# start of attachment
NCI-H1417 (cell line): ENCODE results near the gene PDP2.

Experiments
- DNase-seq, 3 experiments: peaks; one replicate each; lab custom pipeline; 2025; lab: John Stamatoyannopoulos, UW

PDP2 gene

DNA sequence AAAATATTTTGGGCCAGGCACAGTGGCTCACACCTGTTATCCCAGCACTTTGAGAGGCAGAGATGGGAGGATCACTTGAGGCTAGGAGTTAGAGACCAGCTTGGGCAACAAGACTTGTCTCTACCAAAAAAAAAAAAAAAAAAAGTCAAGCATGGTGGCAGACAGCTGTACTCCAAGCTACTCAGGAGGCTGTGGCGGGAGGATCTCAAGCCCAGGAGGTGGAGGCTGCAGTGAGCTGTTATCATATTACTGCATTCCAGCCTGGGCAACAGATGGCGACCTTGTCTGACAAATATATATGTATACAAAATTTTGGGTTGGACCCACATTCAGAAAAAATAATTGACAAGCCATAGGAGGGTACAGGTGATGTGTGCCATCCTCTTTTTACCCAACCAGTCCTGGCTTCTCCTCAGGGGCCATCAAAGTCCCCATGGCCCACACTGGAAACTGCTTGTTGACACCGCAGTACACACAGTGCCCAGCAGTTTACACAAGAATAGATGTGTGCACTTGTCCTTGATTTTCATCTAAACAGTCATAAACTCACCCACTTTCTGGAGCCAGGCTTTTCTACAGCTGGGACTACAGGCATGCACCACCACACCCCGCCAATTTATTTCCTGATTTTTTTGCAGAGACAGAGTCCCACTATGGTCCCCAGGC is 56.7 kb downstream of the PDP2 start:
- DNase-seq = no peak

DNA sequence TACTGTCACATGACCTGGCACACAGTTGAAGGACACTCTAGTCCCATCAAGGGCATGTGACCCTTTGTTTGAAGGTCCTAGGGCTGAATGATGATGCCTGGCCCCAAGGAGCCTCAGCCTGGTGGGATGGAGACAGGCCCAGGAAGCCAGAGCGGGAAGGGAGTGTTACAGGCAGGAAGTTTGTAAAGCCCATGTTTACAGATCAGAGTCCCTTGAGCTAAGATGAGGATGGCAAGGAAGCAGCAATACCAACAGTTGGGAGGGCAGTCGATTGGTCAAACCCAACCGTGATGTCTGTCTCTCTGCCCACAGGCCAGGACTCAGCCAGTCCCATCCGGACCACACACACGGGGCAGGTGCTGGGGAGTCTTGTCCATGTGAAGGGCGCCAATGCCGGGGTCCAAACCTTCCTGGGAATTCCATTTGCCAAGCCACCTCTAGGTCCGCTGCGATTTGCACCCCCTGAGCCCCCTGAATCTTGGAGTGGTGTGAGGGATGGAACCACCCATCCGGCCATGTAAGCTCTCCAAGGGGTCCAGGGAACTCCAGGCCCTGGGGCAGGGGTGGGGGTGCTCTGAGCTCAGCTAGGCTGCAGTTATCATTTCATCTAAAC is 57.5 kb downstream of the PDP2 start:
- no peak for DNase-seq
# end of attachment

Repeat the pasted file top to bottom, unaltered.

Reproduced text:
NCI-H1417 (cell line): ENCODE results near the gene PDP2.

Experiments
- DNase-seq, 3 experiments: peaks; one replicate each; lab custom pipeline; 2025; lab: John Stamatoyannopoulos, UW

PDP2 gene

DNA sequence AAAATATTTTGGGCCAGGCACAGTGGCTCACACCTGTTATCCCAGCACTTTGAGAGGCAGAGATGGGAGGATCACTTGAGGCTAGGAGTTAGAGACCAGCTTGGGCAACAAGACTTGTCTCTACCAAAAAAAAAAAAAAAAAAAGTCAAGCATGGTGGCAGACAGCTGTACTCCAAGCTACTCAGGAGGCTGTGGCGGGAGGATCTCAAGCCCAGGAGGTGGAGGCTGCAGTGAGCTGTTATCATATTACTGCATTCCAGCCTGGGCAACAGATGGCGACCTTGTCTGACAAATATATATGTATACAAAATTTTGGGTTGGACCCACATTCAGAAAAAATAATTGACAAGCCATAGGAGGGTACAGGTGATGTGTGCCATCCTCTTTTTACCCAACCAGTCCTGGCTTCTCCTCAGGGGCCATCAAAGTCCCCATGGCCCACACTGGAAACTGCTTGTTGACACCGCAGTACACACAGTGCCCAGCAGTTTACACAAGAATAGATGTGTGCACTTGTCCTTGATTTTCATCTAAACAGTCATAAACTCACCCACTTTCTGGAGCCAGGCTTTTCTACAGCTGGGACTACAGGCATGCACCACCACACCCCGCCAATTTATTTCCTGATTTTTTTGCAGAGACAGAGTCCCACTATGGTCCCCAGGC is 56.7 kb downstream of the PDP2 start:
- DNase-seq = no peak

DNA sequence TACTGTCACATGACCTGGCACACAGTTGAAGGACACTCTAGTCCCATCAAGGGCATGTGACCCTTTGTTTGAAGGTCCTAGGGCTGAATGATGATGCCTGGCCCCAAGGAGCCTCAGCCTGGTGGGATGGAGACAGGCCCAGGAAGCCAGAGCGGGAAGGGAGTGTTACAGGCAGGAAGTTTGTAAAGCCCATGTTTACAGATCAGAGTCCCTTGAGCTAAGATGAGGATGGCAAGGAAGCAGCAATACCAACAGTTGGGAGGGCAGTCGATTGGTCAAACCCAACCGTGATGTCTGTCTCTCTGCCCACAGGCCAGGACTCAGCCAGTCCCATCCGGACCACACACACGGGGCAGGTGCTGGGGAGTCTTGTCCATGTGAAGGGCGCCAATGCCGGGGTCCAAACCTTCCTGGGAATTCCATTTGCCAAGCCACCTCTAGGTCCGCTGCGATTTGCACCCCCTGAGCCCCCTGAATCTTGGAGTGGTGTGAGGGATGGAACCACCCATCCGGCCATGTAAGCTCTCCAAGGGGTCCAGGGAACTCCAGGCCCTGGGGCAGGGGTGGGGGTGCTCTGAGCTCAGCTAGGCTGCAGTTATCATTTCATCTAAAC is 57.5 kb downstream of the PDP2 start:
- no peak for DNase-seq